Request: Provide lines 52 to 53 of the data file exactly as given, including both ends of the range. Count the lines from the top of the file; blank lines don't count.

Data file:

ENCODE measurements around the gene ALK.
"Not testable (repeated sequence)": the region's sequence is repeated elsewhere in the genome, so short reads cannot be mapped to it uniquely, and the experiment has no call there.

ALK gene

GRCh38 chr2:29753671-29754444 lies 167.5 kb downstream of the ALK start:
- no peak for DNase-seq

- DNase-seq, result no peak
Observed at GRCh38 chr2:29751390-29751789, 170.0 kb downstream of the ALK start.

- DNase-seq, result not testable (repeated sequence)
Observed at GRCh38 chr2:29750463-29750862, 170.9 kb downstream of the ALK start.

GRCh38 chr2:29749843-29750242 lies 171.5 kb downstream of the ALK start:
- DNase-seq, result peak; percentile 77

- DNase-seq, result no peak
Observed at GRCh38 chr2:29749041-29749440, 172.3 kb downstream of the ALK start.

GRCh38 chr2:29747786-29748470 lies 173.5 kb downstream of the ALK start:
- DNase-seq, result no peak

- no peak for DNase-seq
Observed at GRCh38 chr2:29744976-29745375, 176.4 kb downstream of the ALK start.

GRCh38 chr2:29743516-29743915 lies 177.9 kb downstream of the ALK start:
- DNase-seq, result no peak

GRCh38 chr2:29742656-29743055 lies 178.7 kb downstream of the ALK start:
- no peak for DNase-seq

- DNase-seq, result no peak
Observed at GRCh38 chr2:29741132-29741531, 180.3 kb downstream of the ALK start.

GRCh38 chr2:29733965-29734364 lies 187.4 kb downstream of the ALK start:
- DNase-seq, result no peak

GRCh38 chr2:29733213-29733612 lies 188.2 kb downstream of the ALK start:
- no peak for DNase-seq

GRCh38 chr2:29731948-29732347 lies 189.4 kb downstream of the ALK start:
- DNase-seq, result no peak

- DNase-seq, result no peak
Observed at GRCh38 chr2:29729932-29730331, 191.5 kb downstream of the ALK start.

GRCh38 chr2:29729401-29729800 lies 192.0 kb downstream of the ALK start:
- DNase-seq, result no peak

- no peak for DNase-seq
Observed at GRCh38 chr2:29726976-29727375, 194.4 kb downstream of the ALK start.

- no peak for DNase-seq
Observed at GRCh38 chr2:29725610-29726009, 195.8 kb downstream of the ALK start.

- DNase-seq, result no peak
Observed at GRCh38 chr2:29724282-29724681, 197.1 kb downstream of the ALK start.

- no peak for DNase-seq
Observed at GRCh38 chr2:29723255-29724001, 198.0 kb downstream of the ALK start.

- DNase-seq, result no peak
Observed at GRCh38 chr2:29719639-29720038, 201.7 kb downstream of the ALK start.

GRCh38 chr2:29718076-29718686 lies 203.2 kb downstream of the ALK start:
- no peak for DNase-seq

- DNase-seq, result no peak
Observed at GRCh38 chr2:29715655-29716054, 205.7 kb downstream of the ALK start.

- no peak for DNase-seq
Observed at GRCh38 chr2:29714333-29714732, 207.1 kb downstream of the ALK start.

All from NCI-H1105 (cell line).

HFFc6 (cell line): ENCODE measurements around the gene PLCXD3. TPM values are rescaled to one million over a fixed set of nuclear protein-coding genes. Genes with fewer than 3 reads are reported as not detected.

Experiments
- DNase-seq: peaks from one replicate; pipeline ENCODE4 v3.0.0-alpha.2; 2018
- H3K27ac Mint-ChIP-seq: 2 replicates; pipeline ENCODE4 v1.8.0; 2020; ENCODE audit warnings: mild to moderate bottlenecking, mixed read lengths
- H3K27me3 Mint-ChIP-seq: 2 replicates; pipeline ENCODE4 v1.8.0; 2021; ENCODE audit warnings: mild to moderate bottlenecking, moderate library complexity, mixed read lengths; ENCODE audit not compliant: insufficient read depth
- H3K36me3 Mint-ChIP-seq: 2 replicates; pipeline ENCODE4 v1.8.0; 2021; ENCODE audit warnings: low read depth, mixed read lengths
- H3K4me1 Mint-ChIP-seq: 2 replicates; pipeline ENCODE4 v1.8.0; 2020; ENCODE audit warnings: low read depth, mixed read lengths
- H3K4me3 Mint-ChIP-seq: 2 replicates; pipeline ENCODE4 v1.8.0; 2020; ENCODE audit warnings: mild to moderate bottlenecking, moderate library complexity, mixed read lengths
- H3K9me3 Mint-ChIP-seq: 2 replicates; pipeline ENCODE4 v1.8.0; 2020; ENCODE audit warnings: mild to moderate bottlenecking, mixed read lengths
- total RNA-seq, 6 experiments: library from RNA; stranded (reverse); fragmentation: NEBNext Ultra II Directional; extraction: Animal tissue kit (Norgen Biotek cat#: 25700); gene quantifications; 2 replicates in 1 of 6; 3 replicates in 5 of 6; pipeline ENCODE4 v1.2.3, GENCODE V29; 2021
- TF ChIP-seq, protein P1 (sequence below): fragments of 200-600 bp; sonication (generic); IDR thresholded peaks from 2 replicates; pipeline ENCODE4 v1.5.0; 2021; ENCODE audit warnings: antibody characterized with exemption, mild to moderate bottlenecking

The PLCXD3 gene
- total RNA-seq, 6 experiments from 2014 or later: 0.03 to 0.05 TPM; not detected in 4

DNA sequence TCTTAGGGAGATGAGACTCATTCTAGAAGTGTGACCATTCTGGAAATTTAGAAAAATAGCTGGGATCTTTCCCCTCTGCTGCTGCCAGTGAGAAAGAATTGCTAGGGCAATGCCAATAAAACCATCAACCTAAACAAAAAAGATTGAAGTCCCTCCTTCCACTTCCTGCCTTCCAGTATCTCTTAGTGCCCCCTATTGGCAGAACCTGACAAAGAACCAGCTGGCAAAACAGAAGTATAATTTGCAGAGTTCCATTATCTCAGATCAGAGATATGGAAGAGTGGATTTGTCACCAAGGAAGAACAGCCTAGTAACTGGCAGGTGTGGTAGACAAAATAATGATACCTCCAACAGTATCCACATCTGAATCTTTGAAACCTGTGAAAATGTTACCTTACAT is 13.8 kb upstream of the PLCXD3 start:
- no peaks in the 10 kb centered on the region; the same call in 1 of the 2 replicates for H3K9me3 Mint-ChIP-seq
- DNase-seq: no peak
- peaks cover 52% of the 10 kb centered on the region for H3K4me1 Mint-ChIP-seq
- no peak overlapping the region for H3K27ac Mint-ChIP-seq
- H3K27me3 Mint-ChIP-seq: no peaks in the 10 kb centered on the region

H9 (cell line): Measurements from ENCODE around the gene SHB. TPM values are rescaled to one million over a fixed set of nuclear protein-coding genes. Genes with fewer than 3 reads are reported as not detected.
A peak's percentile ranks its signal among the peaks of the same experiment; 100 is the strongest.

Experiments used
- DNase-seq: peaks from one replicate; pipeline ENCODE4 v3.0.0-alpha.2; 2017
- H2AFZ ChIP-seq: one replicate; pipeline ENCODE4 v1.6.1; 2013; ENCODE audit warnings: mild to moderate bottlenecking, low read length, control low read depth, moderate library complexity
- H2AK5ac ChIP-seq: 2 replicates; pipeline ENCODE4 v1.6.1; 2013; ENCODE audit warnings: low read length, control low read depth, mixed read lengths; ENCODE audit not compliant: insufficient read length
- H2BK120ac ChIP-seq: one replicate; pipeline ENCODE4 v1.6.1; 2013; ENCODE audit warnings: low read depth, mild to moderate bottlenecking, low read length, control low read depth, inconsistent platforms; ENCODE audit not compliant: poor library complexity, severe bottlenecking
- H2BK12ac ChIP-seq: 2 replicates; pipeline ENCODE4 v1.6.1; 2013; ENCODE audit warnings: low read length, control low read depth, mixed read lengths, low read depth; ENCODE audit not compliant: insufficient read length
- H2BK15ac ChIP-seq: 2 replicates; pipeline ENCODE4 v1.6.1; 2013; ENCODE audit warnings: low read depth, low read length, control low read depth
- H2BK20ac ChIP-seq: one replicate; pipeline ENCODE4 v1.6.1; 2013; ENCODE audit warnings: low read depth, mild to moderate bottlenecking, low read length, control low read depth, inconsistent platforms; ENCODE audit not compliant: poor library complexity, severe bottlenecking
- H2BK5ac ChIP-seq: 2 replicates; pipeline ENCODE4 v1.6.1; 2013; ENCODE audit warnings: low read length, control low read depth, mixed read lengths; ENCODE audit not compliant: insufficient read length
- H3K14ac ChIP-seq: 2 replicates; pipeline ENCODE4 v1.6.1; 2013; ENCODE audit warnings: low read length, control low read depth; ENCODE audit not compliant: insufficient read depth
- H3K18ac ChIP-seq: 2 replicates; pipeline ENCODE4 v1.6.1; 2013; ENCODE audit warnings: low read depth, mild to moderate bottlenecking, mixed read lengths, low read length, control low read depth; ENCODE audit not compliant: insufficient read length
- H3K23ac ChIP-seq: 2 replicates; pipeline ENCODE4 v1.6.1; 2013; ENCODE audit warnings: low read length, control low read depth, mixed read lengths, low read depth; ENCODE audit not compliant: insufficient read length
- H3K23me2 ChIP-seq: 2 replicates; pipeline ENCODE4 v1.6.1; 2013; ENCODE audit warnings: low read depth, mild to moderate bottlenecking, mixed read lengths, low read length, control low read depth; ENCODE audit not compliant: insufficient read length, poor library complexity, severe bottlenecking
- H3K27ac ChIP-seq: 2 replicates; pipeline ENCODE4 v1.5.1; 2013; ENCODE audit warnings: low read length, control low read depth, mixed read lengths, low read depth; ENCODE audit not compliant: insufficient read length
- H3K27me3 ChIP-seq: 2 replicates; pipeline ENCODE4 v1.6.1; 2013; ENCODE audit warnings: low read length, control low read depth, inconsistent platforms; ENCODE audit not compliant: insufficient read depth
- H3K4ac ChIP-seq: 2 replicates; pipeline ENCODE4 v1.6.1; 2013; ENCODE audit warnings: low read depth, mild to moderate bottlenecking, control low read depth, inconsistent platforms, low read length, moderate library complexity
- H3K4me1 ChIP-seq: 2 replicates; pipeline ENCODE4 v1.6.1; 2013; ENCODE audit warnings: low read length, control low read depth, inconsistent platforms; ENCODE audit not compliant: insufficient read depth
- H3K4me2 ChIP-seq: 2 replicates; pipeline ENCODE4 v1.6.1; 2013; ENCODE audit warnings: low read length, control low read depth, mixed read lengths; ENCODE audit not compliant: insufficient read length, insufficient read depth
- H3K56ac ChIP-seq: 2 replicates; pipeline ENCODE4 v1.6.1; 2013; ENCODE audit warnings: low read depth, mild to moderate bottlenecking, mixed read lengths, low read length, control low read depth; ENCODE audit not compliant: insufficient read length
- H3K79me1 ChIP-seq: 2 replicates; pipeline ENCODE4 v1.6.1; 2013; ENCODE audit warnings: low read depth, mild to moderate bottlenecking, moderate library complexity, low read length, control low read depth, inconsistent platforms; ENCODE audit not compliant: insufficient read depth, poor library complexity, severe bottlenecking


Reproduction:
Experiments
- DNase-seq: peaks from one replicate; pipeline ENCODE4 v3.0.0-alpha.2; 2018